Friday, October 14, 2011

Food for thought

Freakonomics has an interesting discussion on grade non-disclosure policies at top business schools.  They're spot on that students have a huge incentive to keep things the way they are and I agree with the hints that grade non-disclosure does not improve academic learning.  Honestly, my sense of the policy in practice is that it allows students to focus less on classes and more on "networking" if you get my drift.  Companies accept it because top business schools have already screened heavily for students that are smart and work hard. 

However, I would say that (so far) students here are fairly diligent in their studies, just not as thorough or obsessive as they would be if their knowledge was graded. So MBAs learn something, just less than they otherwise would.  Not sure if this is necessarily bad given how busy we already are; something would have to be given up for extra study time.  For many this might be late nights at the bar for sure, but for some other students in my classes it would be time with their kids, church, volunteering, or exercising.  For me, I'd spend less quality time with my SO and less time cooking and exercising.  However, my sense is that for the former group this effect will only become more pronounced and the effects of grade non-disclosure become negative.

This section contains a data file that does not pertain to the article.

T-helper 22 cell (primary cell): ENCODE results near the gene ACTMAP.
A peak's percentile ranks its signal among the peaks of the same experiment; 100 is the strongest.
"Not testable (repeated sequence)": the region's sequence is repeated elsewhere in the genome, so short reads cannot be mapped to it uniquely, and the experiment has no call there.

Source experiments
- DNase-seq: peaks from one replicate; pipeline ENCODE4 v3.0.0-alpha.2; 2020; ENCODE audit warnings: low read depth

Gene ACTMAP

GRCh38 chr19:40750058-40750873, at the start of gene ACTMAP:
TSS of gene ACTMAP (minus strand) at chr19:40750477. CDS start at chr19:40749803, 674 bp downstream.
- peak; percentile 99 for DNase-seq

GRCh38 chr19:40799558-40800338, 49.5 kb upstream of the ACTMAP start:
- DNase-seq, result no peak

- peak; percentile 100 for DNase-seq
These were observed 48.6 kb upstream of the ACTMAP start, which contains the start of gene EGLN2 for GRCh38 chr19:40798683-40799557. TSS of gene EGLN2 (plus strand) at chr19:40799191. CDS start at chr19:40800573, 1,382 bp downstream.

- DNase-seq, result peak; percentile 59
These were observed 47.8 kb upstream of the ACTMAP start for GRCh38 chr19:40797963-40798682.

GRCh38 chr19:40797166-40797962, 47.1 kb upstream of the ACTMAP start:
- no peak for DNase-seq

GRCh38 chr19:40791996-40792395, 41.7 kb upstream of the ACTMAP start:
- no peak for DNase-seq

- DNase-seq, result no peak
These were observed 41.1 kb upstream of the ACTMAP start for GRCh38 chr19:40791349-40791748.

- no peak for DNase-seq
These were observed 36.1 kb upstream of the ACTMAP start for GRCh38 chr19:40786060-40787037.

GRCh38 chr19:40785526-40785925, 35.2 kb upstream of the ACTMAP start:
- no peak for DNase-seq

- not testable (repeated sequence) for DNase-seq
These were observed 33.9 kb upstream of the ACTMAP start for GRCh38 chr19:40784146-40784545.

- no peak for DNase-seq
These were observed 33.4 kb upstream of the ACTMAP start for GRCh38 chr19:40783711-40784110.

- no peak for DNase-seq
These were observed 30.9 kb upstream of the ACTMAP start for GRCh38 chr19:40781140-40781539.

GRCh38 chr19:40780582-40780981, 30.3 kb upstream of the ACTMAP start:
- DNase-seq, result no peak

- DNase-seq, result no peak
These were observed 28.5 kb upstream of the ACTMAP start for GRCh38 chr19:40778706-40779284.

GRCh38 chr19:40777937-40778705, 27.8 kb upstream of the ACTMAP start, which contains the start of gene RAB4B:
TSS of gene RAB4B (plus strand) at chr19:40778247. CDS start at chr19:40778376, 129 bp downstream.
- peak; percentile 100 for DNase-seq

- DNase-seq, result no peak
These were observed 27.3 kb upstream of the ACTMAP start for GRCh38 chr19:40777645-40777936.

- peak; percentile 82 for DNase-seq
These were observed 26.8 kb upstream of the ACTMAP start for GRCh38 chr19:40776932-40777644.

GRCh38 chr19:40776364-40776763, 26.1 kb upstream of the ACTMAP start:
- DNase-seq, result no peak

If you like this please Link Back to this article...

Related Posts by Categories


  1. Grades aren't the only way to encourage rigor, because professors can still hold students to high standards.

    I went to a small school where that was the case. I remember one student who came to a professor asking why she got so many bad comments when she was certain she wrote a great paper. Turns out, she did. What happened was the professor took the essay to her colleagues to tear up, since she couldn't find much to criticize herself.

    So while students don't worry about grades, professors can still challenge them.

  2. Been a while since I've visited your blog! I'm impressed by the fact that you're able to keep up with the posts after school started. I've completely given up trying to follow any sort of consistent post schedule with all the activities going on.

    I don't know if you ever published what school you were going to, but I'm at Booth right now and we have the grade non-disclosure policy. And in my opinion, the whole grade nondisclosure thing doesn't mean anything. If an employer really wants to find out what you're grades are, they'll just ask questions like whether you made dean's honor list or something, to get a ballpark idea of how classes are going.

    There are literally tons of loopholes around this issue. But I also agree with the point that most of the students here are pretty smart and hard working, so seems like most of the 2nd years i've talked to get good grades regardless.

    Hope school is going well for you!